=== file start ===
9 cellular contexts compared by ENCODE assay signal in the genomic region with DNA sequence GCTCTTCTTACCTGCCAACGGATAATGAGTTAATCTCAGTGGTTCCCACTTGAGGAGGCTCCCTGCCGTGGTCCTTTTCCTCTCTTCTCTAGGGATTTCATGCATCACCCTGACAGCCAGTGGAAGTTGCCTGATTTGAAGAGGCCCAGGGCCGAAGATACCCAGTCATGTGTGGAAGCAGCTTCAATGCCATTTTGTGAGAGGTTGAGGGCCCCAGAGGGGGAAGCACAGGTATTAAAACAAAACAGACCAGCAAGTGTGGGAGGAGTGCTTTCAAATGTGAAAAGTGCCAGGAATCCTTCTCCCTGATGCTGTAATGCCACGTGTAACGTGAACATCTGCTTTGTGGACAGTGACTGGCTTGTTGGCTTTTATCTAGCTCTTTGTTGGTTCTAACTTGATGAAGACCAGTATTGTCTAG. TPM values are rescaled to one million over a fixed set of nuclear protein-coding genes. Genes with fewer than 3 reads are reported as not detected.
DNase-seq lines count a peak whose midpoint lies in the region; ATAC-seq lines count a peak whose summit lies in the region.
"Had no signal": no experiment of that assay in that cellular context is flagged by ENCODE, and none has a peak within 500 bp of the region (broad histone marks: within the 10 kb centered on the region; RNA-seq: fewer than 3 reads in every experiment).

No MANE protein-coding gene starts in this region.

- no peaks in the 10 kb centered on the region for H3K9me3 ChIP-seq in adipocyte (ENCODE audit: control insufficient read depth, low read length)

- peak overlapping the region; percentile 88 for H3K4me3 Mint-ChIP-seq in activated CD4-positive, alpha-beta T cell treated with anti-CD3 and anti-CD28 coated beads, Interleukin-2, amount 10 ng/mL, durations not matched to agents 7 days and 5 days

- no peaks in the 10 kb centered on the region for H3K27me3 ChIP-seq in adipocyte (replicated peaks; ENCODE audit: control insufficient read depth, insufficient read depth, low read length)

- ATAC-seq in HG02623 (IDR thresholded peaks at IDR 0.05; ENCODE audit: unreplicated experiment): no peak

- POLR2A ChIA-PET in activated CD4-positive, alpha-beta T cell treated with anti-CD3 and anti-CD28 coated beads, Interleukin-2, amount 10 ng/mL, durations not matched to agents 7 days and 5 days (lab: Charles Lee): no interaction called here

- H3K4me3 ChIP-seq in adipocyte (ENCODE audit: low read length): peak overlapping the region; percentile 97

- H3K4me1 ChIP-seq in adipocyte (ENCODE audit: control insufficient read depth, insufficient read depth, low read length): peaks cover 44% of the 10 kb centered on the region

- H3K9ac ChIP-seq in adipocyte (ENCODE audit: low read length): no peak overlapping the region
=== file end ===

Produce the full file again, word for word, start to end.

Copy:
9 cellular contexts compared by ENCODE assay signal in the genomic region with DNA sequence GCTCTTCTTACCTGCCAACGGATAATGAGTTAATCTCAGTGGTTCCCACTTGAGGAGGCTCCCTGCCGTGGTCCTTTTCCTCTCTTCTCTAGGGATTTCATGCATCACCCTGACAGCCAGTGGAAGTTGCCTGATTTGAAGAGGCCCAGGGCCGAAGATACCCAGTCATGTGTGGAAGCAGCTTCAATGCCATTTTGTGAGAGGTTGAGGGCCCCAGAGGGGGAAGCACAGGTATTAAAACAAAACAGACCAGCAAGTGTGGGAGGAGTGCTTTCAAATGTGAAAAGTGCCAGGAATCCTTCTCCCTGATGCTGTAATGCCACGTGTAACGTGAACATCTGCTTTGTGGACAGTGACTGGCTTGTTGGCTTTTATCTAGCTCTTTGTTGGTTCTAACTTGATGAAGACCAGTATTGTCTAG. TPM values are rescaled to one million over a fixed set of nuclear protein-coding genes. Genes with fewer than 3 reads are reported as not detected.
DNase-seq lines count a peak whose midpoint lies in the region; ATAC-seq lines count a peak whose summit lies in the region.
"Had no signal": no experiment of that assay in that cellular context is flagged by ENCODE, and none has a peak within 500 bp of the region (broad histone marks: within the 10 kb centered on the region; RNA-seq: fewer than 3 reads in every experiment).

No MANE protein-coding gene starts in this region.

- no peaks in the 10 kb centered on the region for H3K9me3 ChIP-seq in adipocyte (ENCODE audit: control insufficient read depth, low read length)

- peak overlapping the region; percentile 88 for H3K4me3 Mint-ChIP-seq in activated CD4-positive, alpha-beta T cell treated with anti-CD3 and anti-CD28 coated beads, Interleukin-2, amount 10 ng/mL, durations not matched to agents 7 days and 5 days

- no peaks in the 10 kb centered on the region for H3K27me3 ChIP-seq in adipocyte (replicated peaks; ENCODE audit: control insufficient read depth, insufficient read depth, low read length)

- ATAC-seq in HG02623 (IDR thresholded peaks at IDR 0.05; ENCODE audit: unreplicated experiment): no peak

- POLR2A ChIA-PET in activated CD4-positive, alpha-beta T cell treated with anti-CD3 and anti-CD28 coated beads, Interleukin-2, amount 10 ng/mL, durations not matched to agents 7 days and 5 days (lab: Charles Lee): no interaction called here

- H3K4me3 ChIP-seq in adipocyte (ENCODE audit: low read length): peak overlapping the region; percentile 97

- H3K4me1 ChIP-seq in adipocyte (ENCODE audit: control insufficient read depth, insufficient read depth, low read length): peaks cover 44% of the 10 kb centered on the region

- H3K9ac ChIP-seq in adipocyte (ENCODE audit: low read length): no peak overlapping the region